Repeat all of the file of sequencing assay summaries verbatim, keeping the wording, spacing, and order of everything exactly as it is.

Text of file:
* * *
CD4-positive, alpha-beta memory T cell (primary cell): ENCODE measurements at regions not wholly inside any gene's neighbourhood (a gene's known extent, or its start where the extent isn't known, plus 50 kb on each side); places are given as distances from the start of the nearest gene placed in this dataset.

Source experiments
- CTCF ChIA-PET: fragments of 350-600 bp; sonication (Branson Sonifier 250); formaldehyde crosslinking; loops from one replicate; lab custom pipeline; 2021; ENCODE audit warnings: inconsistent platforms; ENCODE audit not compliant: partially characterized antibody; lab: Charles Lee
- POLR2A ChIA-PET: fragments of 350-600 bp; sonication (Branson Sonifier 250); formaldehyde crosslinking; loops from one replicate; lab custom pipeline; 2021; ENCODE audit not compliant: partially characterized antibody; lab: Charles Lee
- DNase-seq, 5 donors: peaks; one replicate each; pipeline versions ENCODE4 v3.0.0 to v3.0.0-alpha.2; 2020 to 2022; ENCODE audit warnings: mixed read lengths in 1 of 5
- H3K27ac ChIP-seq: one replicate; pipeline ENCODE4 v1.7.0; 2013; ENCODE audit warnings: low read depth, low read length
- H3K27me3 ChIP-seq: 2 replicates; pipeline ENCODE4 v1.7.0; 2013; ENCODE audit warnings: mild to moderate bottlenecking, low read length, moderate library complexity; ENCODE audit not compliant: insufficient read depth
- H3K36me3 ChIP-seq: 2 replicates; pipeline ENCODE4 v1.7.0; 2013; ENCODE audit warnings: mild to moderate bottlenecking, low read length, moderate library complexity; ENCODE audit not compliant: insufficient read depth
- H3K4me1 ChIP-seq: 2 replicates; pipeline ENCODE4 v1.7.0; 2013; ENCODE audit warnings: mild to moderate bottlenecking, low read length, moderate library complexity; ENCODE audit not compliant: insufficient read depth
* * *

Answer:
CD4-positive, alpha-beta memory T cell (primary cell): ENCODE measurements at regions not wholly inside any gene's neighbourhood (a gene's known extent, or its start where the extent isn't known, plus 50 kb on each side); places are given as distances from the start of the nearest gene placed in this dataset.

Source experiments
- CTCF ChIA-PET: fragments of 350-600 bp; sonication (Branson Sonifier 250); formaldehyde crosslinking; loops from one replicate; lab custom pipeline; 2021; ENCODE audit warnings: inconsistent platforms; ENCODE audit not compliant: partially characterized antibody; lab: Charles Lee
- POLR2A ChIA-PET: fragments of 350-600 bp; sonication (Branson Sonifier 250); formaldehyde crosslinking; loops from one replicate; lab custom pipeline; 2021; ENCODE audit not compliant: partially characterized antibody; lab: Charles Lee
- DNase-seq, 5 donors: peaks; one replicate each; pipeline versions ENCODE4 v3.0.0 to v3.0.0-alpha.2; 2020 to 2022; ENCODE audit warnings: mixed read lengths in 1 of 5
- H3K27ac ChIP-seq: one replicate; pipeline ENCODE4 v1.7.0; 2013; ENCODE audit warnings: low read depth, low read length
- H3K27me3 ChIP-seq: 2 replicates; pipeline ENCODE4 v1.7.0; 2013; ENCODE audit warnings: mild to moderate bottlenecking, low read length, moderate library complexity; ENCODE audit not compliant: insufficient read depth
- H3K36me3 ChIP-seq: 2 replicates; pipeline ENCODE4 v1.7.0; 2013; ENCODE audit warnings: mild to moderate bottlenecking, low read length, moderate library complexity; ENCODE audit not compliant: insufficient read depth
- H3K4me1 ChIP-seq: 2 replicates; pipeline ENCODE4 v1.7.0; 2013; ENCODE audit warnings: mild to moderate bottlenecking, low read length, moderate library complexity; ENCODE audit not compliant: insufficient read depth